How I Learned to Stop Worrying and Love the F-Bomb:  A Young Adult Author vs. the Four-Letter Word

Sherri L Smith Author Photo - High Contrastby Sherri L. Smith

“Good authors too who once knew better words

Now only use four-letter words

Writing prose. 

Anything goes.”

                                     — Cole Porter

The first time I ever used a bad word, I went home and asked my mother permission first.  I was in fifth grade and needed the big guns to combat the mean girls in my class. 

“Mom, when is it okay to use a bad word?”  We were on the cream-colored sofa in the living room.  I had trouble looking her in the eye.

“Well,” she said, “if you think you need to, then go ahead.”

I chose the b-word.  And it totally worked.

So, why was I frozen in place staring at the first page of my newest novel, Pasadena, worrying over the four-letter word taking center stage on the first line? 

I’m good girl, relatively speaking.  An actual girl scout.  I write for kids.  Sure, I use “adult language” on occasion (many occasions), but know when to reign it in.  I also know when to let fly.  And my protagonist, Jude, needs to use the f-word exactly as she does (adjectivally), when she does (line 1).  I am so proud of that opening line.  It sets the stage for everything.  And yet… yet…  My editor asked me, “Is there any way we can change that?”

Try searching a thesaurus for a replacement word for the f-bomb.  The ones that come up are specific— “copulation,” “intercourse”— and not at all what’s intended.  In this context, the word must mean “extraordinary,” “huge,” “undeniable,” but also express equal parts awe and disdain.  Anger is in the statement, as well as admiration.  Like spitting out a compliment you’ll regret.  So I tried a bunch of changes, and finally said, “No.”

My editor and I discussed it and agreed: the kid stays in the picture.

And everything was fine.  They even printed advanced reader copies (ARCs) and sent them out for review. I found myself hoping people would just skim the book and not even see that first line.  Until I got the ARC and saw the layout:  half a blank white page, and that sentence, that word, dead center.  Like a giant X marking the spot.  Like a scarlet letter F that froze me in place, in the living room, starring at the page. 

But it was fine, wasn’t it?  This was older YA.  I’d seen worse. 

And then I got a call from my second editor.  “Sales wants to know if there’s any way you could change that first line.”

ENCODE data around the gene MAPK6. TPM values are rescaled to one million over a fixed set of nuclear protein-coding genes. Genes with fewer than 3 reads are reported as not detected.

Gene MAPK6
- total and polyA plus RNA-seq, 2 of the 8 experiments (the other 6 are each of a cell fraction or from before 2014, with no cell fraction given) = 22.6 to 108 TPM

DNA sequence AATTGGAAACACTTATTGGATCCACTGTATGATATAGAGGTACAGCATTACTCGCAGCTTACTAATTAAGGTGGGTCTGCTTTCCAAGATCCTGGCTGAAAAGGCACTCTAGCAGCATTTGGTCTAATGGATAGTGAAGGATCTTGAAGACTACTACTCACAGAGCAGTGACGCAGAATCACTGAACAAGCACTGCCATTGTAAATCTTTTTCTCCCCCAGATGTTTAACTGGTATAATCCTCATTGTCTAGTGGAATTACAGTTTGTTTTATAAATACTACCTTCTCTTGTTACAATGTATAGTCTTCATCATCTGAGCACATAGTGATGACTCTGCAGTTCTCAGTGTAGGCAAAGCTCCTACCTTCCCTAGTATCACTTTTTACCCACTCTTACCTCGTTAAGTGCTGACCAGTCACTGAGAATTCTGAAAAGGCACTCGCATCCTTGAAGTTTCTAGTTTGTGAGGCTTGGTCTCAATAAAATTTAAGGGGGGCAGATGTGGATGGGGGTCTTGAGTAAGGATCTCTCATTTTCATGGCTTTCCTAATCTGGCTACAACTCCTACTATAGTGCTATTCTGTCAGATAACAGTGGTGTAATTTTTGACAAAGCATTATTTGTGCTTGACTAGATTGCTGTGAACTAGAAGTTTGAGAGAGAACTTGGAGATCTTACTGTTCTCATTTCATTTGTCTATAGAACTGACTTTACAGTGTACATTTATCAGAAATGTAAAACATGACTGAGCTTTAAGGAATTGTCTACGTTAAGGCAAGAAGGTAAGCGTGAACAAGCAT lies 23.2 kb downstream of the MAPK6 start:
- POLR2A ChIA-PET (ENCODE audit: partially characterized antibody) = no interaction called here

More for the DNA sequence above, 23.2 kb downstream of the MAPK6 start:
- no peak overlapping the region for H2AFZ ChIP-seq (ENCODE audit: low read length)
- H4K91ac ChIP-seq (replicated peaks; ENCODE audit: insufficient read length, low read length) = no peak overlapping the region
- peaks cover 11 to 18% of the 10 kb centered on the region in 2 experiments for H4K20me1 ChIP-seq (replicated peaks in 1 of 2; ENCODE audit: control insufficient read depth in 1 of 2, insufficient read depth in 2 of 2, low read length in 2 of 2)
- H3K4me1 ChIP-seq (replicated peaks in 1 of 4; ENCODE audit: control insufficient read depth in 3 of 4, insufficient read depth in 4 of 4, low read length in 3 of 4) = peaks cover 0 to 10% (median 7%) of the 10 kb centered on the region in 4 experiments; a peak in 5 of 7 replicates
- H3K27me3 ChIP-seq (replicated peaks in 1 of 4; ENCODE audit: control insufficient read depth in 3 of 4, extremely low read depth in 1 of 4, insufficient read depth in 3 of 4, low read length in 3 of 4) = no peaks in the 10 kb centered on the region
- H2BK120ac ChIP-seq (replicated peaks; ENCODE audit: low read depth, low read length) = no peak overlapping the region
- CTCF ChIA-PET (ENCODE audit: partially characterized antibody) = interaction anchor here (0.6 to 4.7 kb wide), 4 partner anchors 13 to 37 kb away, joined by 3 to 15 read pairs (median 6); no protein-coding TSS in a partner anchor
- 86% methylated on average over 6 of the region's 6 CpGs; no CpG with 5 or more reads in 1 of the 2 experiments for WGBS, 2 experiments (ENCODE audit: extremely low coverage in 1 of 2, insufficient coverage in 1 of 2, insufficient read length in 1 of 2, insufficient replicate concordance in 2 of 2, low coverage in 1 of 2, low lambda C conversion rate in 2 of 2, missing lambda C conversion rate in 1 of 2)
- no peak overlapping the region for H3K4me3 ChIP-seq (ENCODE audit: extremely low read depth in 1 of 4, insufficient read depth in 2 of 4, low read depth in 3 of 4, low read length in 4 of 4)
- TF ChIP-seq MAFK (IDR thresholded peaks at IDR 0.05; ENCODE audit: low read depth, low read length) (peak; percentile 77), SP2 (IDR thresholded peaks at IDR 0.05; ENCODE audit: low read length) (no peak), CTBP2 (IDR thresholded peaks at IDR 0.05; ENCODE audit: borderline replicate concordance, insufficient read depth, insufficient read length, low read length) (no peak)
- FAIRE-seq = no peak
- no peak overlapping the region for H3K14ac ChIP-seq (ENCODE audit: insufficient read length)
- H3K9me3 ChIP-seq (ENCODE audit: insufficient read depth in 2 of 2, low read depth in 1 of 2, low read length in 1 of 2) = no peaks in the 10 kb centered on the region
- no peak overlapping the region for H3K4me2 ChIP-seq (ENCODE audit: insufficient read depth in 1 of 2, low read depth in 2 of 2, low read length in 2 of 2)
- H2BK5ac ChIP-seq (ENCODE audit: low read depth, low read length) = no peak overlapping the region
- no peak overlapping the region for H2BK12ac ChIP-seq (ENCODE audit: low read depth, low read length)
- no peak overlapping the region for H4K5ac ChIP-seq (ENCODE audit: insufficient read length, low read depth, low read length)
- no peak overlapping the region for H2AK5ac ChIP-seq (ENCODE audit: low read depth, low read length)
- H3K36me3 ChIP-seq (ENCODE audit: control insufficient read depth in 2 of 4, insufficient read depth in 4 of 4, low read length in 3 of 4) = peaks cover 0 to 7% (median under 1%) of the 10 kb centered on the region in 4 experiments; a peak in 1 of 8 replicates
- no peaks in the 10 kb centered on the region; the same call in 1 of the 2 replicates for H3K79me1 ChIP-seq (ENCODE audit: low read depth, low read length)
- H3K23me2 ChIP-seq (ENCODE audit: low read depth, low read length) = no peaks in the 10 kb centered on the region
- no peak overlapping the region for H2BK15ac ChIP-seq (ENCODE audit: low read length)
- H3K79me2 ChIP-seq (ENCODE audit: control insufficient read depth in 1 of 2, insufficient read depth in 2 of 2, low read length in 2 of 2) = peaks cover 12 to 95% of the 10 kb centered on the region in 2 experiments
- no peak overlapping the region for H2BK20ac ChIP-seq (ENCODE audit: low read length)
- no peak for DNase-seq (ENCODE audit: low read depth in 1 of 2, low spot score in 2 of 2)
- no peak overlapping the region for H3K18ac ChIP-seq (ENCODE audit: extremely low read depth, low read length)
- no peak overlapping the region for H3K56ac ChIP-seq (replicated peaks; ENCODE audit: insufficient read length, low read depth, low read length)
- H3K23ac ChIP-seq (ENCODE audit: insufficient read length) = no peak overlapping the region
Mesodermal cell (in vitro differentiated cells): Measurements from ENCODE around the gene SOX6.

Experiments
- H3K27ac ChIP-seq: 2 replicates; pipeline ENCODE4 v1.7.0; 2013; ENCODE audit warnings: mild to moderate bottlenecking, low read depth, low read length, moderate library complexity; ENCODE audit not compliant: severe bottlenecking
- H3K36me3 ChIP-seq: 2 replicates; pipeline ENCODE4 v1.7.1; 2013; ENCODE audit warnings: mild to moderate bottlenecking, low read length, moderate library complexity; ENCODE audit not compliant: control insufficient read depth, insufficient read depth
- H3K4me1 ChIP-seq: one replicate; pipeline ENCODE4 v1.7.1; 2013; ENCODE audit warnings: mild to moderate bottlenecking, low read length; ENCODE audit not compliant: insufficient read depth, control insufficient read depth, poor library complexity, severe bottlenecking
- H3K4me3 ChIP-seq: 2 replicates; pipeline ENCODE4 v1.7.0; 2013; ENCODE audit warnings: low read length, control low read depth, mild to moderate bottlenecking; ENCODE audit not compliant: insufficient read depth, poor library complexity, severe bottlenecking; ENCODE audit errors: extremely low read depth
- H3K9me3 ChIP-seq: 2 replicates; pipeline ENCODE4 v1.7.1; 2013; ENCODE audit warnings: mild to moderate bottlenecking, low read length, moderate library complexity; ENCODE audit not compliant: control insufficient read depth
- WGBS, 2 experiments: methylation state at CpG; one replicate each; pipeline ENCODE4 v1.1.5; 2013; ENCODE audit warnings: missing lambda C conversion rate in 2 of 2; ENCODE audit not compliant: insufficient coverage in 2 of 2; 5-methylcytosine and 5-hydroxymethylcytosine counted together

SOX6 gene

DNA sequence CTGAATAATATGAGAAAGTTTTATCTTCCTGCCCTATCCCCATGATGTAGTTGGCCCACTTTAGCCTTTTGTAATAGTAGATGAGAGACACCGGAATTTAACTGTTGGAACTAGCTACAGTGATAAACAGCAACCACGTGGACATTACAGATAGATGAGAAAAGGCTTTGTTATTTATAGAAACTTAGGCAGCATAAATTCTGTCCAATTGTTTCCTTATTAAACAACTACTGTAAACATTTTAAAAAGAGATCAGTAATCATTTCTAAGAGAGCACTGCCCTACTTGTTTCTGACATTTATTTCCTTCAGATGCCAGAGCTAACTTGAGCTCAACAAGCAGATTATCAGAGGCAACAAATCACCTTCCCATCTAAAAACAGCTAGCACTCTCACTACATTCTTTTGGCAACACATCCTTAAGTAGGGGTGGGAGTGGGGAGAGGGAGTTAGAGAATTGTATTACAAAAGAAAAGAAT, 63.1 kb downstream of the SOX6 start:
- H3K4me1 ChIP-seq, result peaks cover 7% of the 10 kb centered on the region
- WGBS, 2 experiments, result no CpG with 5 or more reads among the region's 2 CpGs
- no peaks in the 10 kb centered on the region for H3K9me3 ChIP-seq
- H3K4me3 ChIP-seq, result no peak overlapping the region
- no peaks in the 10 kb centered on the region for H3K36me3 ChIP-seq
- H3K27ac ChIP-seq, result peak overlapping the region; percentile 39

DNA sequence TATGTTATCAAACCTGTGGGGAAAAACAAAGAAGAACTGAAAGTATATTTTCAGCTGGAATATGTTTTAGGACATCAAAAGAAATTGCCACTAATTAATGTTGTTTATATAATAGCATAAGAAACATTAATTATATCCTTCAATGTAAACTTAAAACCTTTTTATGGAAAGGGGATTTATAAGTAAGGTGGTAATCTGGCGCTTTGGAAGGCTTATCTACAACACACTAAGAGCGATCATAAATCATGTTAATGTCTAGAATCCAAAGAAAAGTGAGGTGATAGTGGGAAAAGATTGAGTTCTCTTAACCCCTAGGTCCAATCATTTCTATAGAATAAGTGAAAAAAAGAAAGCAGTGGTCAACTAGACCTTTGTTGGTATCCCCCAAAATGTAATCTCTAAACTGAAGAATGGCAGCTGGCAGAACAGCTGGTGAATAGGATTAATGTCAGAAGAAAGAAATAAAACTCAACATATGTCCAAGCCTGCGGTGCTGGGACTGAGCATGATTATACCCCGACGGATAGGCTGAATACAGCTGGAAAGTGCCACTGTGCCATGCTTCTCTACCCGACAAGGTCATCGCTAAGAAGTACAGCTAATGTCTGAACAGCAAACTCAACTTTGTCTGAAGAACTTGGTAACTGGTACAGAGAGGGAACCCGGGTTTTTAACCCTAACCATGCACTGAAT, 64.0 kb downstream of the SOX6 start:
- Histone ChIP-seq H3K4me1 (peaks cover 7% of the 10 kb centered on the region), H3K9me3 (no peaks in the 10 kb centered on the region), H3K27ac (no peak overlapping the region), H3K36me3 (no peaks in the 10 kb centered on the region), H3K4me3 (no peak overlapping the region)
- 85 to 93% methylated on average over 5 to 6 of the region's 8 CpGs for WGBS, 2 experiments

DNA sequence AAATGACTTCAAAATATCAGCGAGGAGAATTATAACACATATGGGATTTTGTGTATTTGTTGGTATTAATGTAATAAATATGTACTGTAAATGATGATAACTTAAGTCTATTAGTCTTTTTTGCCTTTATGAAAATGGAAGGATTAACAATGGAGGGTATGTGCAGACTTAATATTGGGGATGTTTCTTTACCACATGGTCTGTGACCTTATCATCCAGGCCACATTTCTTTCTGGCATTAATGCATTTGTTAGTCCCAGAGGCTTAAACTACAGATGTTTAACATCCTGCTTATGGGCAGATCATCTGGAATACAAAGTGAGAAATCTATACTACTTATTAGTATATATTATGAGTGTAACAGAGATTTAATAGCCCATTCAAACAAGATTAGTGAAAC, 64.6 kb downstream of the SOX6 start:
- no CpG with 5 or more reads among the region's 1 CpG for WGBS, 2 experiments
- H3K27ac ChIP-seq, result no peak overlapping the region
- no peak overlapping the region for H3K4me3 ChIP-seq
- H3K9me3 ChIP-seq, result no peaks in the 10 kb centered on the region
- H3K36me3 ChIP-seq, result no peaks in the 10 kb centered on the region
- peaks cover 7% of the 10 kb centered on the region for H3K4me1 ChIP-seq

Ugh.  I felt sick to my stomach.  If Sales is saying it, not changing the line could mean no sales!  I could single-handedly obliterate the success of my book by dropping an f-bomb!!!  It’s fine in the rest of the book, they said.  They weren’t worried about parents or librarians or booksellers—the gatekeepers to my audience— flipping through and flipping out at being (not exactly, but maybe) flipped off.  But front and center… well….

So, round two with the thesaurus.  Lots of hypotheticals and rewrites were discussed with good friends and hapless strangers.  I was like a potty-mouthed Goldilocks looking for a more comfortable expletive.


(at dinner party)

Can you think of another word for f***ing

in this context?




(at work) 

Can you think of another word for f***ing?




(online/in the grocery store/on the phone)

What’s another word for f***ing that conveys disdain,

disappointment and admiration in equal measure?


Spectacular? Complete? Total?  Nothing?  Frakking?


Needless to say, the f-bomb stayed in the picture.  To be true to my heroine, I needed to keep the language as is.  It’s a great line.  It sets the stage.  But I was terrified no one would ever read this book.  Or worse, that that word would be all they’ll ever read.

So you’re asking, “Why is this called ‘How I Learned to Stop Worrying and Love the F-Bomb,’ when clearly I am still worried, even if I love it in this one sentence.

Well, the reviews came in.  Reviews written by people who read the ARC with the scarlet letter F dead center. 

And you know what?  Unlike other bombs (and reviews!), there was no death and destruction.

And then the Junior Library Guild (the Junior Library Guild! Can you get more wholesome than that without going to Oz?)— they chose the book.  Pasadena is a JLG selection.  A JLG SELECTION!  These folks read over 3,000 children’s and YA books a year and help libraries develop their collections!  That’s like having a whole room full of librarians stand up and say, “Well, if you think you need to, then go ahead.”

And I do!  And I did!  Not lightly, not without much consideration, but I now make my peace with that word.  A character told me her story and I chose not to censor it.  Come what may.  Clap on the irons or ring the bells.  Pasadena hits stores in September.  Let’s see what happens next.

Sherri L. Smith is the author of five award-winning books for young adults, including Flygirl and Orleans, and a best-selling middle grade novel.  She teaches in the Goddard MFAW program, and reads the dictionary for fun.  Pasadena is her first noir mystery, in stores September 13th.  Learn more at

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